UN expert calls on India to end ‘inhumane and senseless’ imprisonment of disabled professor

GN Saibaba was sentenced to life in prison in 2017 (Screengrab/ NDTV)
GN Saibaba was sentenced to life in prison in 2017 (Screengrab/ NDTV)

A United Nations human rights expert has raised alarms over the "inhuman and senseless" imprisonment of an Indian rights activist with disabilities and demanded his release citing deteriorating health conditions.

Gokarakonda Naga 'GN' Saibaba, a former Delhi University professor with 90 per cent disability, was arrested in 2014 for his alleged links to the banned Communist Party of India (Maoists) – an organisation of far-left rebels.

Three years later, the wheelchair user was sentenced to life imprisonment for multiple offences under the draconian Unlawful Activities Prevention Act.

"His continued detention is shameful," Mary Lawlor, the UN Special Rapporteur on the situation of human rights defenders, said. She described Saibaba, 57, as a long-standing defender of the rights of minorities, including Dalits and Tribal people.

"It bears all the hallmarks of a State seeking to silence a critical voice," the UN expert added.

Apart from two short periods of bail, Saibaba has been held in the Nagpur Central Jail in India's western state of Maharashtra. He has been detained in a high security 8×10 feet cell with no windows and a wall made of iron bars, that exposes him to extreme weather temperatures, Ms Lawlor said.

According to his wife, Vasantha, the rights defender suffers from “several life-threatening ailments” such as hypertrophic cardiomyopathy, kidney stones, hypertension, partial paralysis, a cyst in his brain and pancreatic problems.

His family and lawyers have also accused the prison authorities of failing to hand over medicines, woolen caps, books and other necessary articles.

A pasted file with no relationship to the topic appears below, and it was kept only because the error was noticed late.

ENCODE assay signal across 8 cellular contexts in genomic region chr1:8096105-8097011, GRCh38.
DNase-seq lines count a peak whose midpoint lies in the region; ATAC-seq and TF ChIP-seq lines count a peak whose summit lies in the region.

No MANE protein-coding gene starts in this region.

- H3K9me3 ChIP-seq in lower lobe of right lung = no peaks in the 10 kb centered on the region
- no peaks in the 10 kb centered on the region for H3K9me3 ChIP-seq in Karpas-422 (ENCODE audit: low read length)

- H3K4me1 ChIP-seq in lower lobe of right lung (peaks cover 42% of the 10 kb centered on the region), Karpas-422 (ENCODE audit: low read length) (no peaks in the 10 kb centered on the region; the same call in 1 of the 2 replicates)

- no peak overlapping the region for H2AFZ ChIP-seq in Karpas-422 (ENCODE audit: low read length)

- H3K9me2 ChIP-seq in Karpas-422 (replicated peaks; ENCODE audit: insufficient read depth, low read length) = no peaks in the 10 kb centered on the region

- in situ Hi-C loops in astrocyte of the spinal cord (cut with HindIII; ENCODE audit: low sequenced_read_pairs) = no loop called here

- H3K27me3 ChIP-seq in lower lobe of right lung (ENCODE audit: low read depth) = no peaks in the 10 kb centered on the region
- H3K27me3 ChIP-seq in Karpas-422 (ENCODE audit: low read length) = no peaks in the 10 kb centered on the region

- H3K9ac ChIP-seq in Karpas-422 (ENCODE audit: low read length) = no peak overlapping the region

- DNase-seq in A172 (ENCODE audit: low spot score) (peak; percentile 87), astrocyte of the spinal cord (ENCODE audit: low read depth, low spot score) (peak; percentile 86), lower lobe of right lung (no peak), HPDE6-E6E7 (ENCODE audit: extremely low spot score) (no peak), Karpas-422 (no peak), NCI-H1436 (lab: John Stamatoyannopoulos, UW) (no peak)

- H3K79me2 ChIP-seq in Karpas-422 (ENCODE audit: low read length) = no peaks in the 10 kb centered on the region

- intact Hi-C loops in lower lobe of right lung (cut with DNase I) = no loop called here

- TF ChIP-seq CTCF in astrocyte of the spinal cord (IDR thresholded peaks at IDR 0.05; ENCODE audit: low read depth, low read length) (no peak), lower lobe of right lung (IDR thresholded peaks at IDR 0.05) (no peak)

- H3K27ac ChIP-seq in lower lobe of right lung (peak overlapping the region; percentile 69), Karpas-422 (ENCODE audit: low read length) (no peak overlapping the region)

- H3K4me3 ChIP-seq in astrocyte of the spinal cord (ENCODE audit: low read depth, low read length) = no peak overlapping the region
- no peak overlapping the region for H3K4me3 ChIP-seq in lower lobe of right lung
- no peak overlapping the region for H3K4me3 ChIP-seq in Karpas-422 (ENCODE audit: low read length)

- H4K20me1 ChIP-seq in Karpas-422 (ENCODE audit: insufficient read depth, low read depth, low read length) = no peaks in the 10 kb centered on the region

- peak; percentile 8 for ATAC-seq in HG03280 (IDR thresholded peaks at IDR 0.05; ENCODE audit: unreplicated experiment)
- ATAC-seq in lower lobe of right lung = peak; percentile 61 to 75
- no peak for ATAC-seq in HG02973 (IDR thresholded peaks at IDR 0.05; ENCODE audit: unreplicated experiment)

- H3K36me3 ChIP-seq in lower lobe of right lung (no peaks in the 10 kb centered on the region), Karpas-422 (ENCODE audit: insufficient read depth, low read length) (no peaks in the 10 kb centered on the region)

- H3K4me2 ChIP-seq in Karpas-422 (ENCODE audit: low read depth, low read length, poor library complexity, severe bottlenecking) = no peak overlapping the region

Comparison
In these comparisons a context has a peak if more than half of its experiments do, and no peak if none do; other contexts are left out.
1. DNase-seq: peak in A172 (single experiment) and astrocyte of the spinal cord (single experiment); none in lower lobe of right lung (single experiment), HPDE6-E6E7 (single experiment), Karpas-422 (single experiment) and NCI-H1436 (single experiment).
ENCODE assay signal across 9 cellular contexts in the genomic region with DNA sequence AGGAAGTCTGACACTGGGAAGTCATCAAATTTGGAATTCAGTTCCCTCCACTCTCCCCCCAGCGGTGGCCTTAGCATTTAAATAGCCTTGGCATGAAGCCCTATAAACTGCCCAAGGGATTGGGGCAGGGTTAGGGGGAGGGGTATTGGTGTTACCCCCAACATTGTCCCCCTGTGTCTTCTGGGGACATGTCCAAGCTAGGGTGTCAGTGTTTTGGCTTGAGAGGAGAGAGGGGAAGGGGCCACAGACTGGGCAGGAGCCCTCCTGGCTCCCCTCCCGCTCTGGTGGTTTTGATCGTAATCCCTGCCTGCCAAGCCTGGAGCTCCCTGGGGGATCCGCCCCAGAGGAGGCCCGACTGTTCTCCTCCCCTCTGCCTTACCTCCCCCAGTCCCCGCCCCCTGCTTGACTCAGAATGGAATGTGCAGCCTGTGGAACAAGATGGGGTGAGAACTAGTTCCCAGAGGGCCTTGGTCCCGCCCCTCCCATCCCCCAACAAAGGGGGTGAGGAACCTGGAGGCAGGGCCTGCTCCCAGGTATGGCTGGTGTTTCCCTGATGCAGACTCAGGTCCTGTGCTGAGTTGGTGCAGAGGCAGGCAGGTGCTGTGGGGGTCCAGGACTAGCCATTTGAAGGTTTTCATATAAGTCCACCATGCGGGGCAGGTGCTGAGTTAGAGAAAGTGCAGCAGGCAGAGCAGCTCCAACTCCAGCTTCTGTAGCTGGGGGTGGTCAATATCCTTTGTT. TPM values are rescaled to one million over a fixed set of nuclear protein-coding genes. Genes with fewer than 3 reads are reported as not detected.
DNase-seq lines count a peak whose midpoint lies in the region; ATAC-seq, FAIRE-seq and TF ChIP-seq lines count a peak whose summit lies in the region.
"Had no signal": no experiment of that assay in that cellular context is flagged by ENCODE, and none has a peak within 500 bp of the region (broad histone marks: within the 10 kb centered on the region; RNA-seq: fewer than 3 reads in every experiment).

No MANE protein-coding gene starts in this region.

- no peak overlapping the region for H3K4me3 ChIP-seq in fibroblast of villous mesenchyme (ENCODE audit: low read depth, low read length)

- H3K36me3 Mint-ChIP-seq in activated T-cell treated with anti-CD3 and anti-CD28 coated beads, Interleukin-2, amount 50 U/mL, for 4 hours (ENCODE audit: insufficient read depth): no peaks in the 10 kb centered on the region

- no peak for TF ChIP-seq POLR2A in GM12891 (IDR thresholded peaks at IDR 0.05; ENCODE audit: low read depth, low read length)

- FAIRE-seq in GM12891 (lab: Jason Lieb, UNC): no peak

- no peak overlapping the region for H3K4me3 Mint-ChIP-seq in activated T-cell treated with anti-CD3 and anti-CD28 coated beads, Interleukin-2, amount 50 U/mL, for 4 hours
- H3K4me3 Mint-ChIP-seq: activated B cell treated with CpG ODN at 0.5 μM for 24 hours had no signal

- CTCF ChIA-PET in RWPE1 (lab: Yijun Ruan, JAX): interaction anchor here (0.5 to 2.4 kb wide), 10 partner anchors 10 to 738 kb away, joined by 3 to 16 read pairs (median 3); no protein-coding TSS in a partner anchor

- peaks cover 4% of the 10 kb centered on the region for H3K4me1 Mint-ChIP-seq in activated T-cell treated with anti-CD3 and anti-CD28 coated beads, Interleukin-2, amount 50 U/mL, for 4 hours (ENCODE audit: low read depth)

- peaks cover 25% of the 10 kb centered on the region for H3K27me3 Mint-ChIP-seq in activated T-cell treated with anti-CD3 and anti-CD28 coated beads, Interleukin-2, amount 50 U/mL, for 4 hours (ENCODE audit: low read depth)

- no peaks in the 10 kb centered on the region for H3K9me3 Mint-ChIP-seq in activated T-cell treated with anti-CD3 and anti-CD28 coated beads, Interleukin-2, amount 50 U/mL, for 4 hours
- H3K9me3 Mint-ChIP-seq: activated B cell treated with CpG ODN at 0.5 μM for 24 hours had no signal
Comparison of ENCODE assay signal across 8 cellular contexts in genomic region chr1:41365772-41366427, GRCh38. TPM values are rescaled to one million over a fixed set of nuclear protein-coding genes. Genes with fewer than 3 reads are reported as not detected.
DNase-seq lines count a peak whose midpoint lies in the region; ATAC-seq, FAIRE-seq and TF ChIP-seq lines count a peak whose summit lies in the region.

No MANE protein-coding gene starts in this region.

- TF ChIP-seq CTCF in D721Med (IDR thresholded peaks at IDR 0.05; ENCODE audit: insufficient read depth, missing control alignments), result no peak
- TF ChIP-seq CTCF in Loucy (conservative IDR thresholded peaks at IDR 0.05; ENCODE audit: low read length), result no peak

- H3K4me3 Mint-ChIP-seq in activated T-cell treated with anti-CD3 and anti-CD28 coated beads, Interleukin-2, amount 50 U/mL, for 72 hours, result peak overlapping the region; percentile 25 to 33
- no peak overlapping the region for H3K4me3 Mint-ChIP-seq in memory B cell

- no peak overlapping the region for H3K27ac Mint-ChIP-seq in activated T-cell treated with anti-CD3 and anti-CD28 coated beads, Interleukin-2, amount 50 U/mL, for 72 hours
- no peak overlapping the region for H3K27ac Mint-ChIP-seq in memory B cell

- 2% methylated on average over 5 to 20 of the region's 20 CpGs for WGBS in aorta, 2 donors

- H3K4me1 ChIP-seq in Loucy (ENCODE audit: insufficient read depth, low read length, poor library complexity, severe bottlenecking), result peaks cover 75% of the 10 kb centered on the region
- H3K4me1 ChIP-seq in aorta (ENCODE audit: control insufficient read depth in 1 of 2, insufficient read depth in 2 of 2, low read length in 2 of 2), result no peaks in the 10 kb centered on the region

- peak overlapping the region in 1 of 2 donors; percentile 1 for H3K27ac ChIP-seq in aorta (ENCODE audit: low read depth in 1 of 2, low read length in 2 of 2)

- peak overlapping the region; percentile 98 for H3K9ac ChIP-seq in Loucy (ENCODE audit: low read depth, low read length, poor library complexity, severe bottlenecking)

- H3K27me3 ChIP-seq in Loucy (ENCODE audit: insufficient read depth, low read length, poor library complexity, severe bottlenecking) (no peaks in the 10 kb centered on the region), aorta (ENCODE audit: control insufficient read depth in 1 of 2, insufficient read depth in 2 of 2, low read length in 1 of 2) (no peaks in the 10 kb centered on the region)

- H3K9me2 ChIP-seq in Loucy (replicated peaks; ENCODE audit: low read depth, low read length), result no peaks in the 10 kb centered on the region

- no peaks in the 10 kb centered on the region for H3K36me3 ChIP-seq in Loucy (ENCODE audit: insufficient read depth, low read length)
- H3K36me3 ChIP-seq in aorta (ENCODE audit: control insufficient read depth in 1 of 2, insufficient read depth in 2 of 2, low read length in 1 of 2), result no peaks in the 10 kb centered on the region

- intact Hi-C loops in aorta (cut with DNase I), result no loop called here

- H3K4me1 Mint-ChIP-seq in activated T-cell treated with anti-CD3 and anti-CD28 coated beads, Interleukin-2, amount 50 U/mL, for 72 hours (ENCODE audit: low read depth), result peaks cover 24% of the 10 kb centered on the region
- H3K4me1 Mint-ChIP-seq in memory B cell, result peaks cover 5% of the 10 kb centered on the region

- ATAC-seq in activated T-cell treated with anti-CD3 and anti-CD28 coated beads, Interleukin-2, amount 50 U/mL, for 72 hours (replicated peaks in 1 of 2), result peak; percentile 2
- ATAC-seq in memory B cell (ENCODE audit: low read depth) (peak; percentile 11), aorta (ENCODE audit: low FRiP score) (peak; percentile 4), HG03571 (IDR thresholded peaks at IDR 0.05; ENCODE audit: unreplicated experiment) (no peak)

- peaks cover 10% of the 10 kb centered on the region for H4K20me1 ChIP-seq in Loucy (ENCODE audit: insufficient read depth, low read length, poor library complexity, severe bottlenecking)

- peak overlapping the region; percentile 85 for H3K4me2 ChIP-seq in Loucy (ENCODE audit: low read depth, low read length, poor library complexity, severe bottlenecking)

Saibaba was acquitted by the Bombay High Court in 2022 but a few hours later the Supreme Court of India overturned the decision, citing threats against the "interest of the society, sovereignty and integrity" of the country.

Again in April, the Bombay High Court discharged Saibaba in a Maoist links case, raising hopes for his release, but the order was set aside by the Supreme Court.

Ms Lawlor, who said was in touch with New Delhi regarding the case, stressed that countries have an obligation to "uphold the right to health of prisoners and detainees and ensure their dignity as human beings".

"Prison authorities must ensure that prisoners with disabilities are not discriminated against, including by ensuring accessibility and providing reasonable accommodation,” she added.

“As Mr Saibaba’s health has severely deteriorated in detention, he should be released."

In 2021, one of India's prominent Tribal activists died in hospital as an under trial, even as his bail applications on terror charges remained pending.

Father Stan Swamy, 84, was detained in 2020 over allegedly supporting far-right Maoist rebels.

The Jesuit priest sought bail after his health declined, but authorities denied his repeated requests.

Following his arrest, Swamy had filed a plea in court seeking a straw and a sipper cup because his hands shook due to Parkinson’s disease. The National Investigation Agency (NIA) denied seizing a straw and sipper from him after which the court had directed the jail authorities to provide them to Swamy.